Colombian in Medellín, Colombia [CLM]

The biomaterials currently available for this population are shown in the table below:  

Population  Colombian in Medellín, Colombia [CLM]
DNA Sample Panel  MGP00005
Individual DNA Samples  136
Individual Cell Cultures  136

Principal Investigators 

  • Gabriel Bedoya - Universidad de Antioquia, Colombia
  • Maria V. Parra - Universidad de Antioquia, Colombia
  • Andrés Ruiz-Linares - University College London

Population Description

These cell lines and DNA samples were prepared from blood samples collected in the Medellín, Colombia, metropolitan area. All of the samples are from mother-father-adult child trios. All parents in the trios identified themselves as having all four grandparents born in Colombia. Although individuals from the Medellín metropolitan area can originate in different parts of Colombia, this set of samples should not be seen as representative of the entire population of Colombia, which is regionally highly diverse. Note that the correct spelling is: Colombian and not Columbian, and also that Medellín has an accent on the (i).

These samples should not be referred to as “Hispanic” or “Latino” since these are cultural designators, encompassing populations with very diverse ancestries.

After the complete descriptor “Colombian in Medellín, Colombia” has been provided, it is acceptable to use the shorthand label “Colombian” or the abbreviation “CLM” in the remainder of the article or presentation. However, the full descriptor for the population should be provided before the shorthand labels are used; this will help to avoid the risks associated with over-generalization of findings.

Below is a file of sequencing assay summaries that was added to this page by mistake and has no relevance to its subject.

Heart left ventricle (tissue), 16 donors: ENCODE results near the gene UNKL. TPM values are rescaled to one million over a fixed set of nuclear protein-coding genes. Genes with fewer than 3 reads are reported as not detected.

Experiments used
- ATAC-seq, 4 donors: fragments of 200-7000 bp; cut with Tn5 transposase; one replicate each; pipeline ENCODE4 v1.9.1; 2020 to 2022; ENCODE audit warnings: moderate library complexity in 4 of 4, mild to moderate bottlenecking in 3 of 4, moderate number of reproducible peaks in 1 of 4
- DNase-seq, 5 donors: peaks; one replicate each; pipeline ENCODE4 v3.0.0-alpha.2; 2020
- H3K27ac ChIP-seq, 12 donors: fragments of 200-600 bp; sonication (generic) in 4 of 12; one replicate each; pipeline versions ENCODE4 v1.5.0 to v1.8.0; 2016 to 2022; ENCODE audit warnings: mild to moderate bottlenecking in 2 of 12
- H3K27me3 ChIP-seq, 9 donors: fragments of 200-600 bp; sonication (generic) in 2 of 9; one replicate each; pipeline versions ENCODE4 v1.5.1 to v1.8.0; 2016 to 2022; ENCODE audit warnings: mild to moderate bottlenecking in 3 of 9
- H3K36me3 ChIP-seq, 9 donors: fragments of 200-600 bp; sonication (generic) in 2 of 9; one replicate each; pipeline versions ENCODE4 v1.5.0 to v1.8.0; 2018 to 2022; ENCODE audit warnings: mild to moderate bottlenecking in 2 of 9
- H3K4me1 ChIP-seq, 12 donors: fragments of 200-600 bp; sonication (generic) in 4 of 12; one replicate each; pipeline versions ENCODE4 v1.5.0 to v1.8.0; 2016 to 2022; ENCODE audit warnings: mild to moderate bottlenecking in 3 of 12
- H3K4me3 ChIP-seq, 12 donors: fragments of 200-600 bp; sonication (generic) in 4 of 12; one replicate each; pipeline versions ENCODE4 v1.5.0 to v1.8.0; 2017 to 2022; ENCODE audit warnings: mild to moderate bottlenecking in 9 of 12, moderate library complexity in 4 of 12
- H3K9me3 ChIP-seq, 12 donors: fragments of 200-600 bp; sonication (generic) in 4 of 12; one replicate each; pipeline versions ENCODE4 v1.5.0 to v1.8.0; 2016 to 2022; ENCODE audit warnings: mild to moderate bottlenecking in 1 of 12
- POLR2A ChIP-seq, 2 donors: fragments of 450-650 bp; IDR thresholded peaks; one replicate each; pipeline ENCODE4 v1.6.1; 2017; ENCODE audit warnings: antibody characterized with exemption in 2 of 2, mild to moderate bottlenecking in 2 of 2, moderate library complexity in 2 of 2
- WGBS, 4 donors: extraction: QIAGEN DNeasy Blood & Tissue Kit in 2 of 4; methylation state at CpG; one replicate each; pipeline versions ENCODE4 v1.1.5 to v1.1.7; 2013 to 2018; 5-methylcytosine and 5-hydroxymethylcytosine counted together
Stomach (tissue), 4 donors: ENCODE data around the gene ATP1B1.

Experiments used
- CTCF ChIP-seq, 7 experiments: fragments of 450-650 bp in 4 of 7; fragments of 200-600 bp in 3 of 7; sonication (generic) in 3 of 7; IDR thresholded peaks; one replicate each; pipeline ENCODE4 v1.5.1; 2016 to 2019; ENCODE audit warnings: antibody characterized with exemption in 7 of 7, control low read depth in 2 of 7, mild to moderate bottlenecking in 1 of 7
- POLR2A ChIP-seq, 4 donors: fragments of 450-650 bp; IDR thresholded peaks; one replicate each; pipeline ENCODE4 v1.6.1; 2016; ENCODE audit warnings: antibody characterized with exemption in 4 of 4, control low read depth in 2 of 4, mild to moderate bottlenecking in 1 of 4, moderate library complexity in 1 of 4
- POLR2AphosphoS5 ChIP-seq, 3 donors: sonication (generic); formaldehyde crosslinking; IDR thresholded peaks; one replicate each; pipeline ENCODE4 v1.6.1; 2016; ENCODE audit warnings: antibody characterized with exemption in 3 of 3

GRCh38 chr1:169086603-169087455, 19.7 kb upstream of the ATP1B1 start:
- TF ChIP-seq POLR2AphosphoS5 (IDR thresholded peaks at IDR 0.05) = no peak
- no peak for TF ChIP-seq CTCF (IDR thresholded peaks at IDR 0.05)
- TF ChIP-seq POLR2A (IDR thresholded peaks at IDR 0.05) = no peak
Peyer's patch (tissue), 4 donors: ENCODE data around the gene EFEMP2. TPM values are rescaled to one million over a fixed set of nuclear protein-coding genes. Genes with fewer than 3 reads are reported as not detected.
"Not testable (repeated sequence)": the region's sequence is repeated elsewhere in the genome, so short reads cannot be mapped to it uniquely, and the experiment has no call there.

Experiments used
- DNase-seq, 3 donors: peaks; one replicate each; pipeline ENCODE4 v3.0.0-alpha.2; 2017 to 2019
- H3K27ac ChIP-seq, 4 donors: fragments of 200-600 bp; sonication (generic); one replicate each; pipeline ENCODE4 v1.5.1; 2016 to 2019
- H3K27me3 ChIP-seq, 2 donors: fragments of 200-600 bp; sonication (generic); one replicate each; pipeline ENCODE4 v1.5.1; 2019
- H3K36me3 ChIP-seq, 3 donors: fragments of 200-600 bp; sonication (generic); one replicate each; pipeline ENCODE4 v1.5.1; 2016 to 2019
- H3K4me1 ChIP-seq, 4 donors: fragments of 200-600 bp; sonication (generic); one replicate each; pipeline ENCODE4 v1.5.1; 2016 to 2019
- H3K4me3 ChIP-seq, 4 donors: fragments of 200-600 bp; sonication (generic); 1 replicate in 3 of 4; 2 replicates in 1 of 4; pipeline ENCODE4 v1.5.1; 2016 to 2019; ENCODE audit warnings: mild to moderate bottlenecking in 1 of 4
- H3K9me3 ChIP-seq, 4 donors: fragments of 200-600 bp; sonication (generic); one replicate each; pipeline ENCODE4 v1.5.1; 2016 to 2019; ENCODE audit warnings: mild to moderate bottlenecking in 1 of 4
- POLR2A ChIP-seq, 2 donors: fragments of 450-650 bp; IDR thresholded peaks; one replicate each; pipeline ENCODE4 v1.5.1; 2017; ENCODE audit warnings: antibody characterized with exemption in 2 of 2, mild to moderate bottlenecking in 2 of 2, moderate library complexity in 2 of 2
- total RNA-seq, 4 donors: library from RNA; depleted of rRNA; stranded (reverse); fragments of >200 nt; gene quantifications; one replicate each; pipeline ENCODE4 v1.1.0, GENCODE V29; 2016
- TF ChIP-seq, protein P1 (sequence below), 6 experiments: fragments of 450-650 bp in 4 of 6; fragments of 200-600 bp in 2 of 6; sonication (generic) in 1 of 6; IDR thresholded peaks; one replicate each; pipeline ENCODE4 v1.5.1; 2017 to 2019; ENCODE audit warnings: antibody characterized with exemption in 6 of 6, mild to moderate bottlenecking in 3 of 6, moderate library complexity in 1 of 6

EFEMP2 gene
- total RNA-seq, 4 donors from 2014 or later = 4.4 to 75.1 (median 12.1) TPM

It may be scientifically appropriate to pool data from these samples with data from other ancestrally related groups, when the data show that the groups have similar allele frequencies. If the groups are all from the Americas, the designation “Americas” (AMR) to describe the combined analysis panel is recommended. If only groups very closely related to the Colombians have similar allele frequencies, then another abbreviation may be used.

Additional guidance about how to refer to the populations can be found at Guidelines for Referring to the Populations in Publications and Presentations.


Policies and Guidelines


References

1. Wang S, Ray N, Rojas W, Parra MV, Bedoya G, Gallo C, Poletti G, Mazzotti G, Hill K, Hurtado AM, Camrena B, Nicolini H, Klitz W, Barrantes R, Molina JA, Freimer N, Bortolini MC, Salzano FM, Petzl-Erler ML, Tsuneto LT, Dipierri JE, Alfaro EL, Bailliet G, Bianchi NO, Llop E, Rothhammer F, Excoffier L, Ruiz-Linares A. (2008) Geographic patterns of genome admixture in Latin American Mestizos. PLoS Genet 4(3): e1000037.

2. Bedoya G, Montoya P, Garcia J, Soto I, Bourgeois S, Carvajal L, Labuda D, Alvarez V, Ospina J, Hedrick PW, Ruiz-Linares A. (2006) Admixture dynamics in Hispanics: a shift in the nuclear genetic ancestry of a South American population isolate.Proc Nal. Acad Sci 103(19): 7234-7239.

3. Safford F, Palacios M. (2001) Colombia: Fragmented Land, Divided Society (Latin American Histories). Oxford Univ. Press, Oxford.

4. Carvajal-Carmona LG, Soto ID, Pineda N, Ortiz-Barrientos D, Duque C, Ospina-Duque J, McCarthy M, Montoya P, Alvarez VM, Bedoya G, Ruiz-Linares A. (2000) Strong Amerind/white sex bias and a possible Sephardic contribution among the founders of a population in northwest Colombia. Am J Hum Genet 67(5): 1287-1295.